SAN ANTONIO (AP) -- Donald Sterling hasn't quite given up the fight, but Adam Silver thinks the time is coming.
''While I understand his frustration, I think it's over,'' Silver said Sunday.
The NBA commissioner said Sterling still hasn't signed off on the sale of the Los Angeles Clippers, or agreed to drop his lawsuit against Silver or the NBA. But Silver believes he ultimately will, because Shelly Sterling's agreement with the league covers the NBA's legal responsibilities in case of a suit.
''So in essence, Donald is suing himself and he knows that,'' Silver said.
Silver also said before Game 2 of the NBA Finals that there is ''absolutely no possibility'' of rescinding the lifetime ban or $2.5 million fine he handed down to Sterling following his racist remarks.
Silver said he spoke with Sterling shortly after delivering his punishments and found him to be ''distraught'' but ''not remorseful at that time.''
Sterling's attorneys had eventually indicated to the league that he would drop his fight and work with his estranged wife to finish off the record $2 billion sale to former Microsoft CEO Steve Ballmer. Sterling may be changing his mind now, but Silver doesn't seem concerned.
''I think it's just a matter of time now, and then we will move on to better topics and back to the finals,'' Silver said.
The dominant topic at the finals thus far has been the air conditioning failure in Game 1. Temperatures in the arena rose to about 90 degrees in the second half, and Heat star LeBron James left the game with about 4 minutes left after battling cramps.
Silver said he is satisfied the problem has been fixed and that the situation was handled as best as possible after the circuit breaker failed just before the game, leaving no time for repair.
''''In hindsight it wasn't handled perfectly, but they'd never been confronted with that issue before,'' said Silver, who was at the game and communicating with league and arena officials.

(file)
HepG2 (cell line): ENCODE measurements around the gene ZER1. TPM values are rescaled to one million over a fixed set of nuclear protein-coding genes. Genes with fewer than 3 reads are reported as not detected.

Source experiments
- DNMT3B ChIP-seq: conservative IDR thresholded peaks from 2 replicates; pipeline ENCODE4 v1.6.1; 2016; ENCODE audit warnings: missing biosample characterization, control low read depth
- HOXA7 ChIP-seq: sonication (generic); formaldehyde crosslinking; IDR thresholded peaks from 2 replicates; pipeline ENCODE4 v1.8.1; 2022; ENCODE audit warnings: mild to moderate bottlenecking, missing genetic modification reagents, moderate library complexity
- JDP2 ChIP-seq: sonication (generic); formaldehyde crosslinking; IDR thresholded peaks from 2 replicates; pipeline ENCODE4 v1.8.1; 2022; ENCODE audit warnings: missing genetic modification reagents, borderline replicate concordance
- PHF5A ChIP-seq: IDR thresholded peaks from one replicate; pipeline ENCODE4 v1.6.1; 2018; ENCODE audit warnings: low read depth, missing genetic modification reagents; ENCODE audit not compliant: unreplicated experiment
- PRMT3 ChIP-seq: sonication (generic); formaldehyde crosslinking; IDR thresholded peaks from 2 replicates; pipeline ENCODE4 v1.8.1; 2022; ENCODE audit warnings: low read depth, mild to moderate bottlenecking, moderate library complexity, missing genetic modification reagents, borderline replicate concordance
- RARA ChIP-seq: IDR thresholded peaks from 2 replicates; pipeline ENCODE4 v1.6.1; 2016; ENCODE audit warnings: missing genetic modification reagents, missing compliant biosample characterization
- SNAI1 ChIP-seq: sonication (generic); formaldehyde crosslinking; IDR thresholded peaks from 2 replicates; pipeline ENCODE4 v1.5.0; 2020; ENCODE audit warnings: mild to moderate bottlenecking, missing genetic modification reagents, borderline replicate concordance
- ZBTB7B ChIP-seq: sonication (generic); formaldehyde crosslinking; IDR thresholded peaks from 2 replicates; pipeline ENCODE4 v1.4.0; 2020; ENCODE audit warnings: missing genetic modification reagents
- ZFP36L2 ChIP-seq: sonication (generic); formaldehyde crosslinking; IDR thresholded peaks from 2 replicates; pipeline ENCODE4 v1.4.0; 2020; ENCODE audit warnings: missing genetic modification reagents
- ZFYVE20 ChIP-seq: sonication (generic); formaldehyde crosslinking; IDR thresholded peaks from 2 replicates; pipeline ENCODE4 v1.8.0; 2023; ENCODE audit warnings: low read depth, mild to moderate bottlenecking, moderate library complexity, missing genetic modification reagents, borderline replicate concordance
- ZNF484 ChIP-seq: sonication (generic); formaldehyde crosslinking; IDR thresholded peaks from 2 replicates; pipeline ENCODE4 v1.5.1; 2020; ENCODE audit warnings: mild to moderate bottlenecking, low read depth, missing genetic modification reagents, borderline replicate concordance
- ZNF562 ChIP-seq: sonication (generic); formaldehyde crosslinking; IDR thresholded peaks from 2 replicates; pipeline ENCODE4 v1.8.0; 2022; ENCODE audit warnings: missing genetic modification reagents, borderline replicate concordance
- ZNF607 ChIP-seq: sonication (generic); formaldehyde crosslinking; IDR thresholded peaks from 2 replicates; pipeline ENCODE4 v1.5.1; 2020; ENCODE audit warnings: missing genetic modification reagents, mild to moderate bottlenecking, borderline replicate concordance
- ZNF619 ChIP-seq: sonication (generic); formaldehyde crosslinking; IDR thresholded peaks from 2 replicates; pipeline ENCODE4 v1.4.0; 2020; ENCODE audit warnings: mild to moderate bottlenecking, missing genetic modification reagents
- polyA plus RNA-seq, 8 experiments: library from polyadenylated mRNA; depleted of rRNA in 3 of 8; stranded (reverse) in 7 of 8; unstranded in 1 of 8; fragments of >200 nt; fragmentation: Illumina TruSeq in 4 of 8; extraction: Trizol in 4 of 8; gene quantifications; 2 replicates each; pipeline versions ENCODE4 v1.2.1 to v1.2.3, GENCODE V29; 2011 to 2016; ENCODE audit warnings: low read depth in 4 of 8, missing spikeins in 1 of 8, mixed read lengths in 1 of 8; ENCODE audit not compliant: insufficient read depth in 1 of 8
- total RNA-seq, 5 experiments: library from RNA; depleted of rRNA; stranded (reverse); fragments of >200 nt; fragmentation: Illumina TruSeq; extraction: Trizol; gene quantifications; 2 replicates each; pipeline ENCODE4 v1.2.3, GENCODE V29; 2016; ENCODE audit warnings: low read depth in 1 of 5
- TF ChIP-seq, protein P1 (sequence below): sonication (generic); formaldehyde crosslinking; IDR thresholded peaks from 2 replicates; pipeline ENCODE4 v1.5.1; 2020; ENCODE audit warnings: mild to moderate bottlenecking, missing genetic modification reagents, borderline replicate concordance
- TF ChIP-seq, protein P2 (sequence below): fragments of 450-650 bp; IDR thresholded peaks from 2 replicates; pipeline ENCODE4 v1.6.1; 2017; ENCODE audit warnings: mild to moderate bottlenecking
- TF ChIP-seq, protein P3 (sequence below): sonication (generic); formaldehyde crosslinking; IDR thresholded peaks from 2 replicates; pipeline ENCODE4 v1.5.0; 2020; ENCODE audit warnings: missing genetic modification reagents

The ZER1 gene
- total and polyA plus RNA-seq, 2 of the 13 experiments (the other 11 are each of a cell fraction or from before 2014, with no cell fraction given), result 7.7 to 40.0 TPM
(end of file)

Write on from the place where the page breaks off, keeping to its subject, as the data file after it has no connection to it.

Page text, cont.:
''I would say that it's certainly not one of my prouder moments in my short tenure as commissioner so far, but it's the nature of this game. There always are going to be human and mechanical errors and it's unfortunate.''
With the Sterling situation, and the rocky first finals game of his tenure, Silver has had some difficult moments during his first four months on the job. He replaced David Stern on Feb. 1, and both men have said they proud of the way the transition was handled.
Silver was designated as Stern's successor in October 2012, when Stern announced his plans to retire as commissioner. But Silver had already been taking on more responsibilities by then, serving as the league's lead negotiator during the lockout in 2011, and Stern repeatedly said he was confident Silver was the man to take the NBA to new heights.
But Silver probably couldn't have imagined some of the things he would face so soon.
''It's the early days. I've done the best I could,'' Silver said.
He has been widely praised for his response to Sterling's remarks, though said Sunday in hindsight he wishes perhaps the NBA could have done more sooner after previous allegations of racist behavior by Sterling.
However, something is being done now.
''I take very seriously the fact that he has a pending lawsuit against the league. So I want to make sure that's resolved before we say this is behind us, but I have absolute confidence it will be,'' Silver said.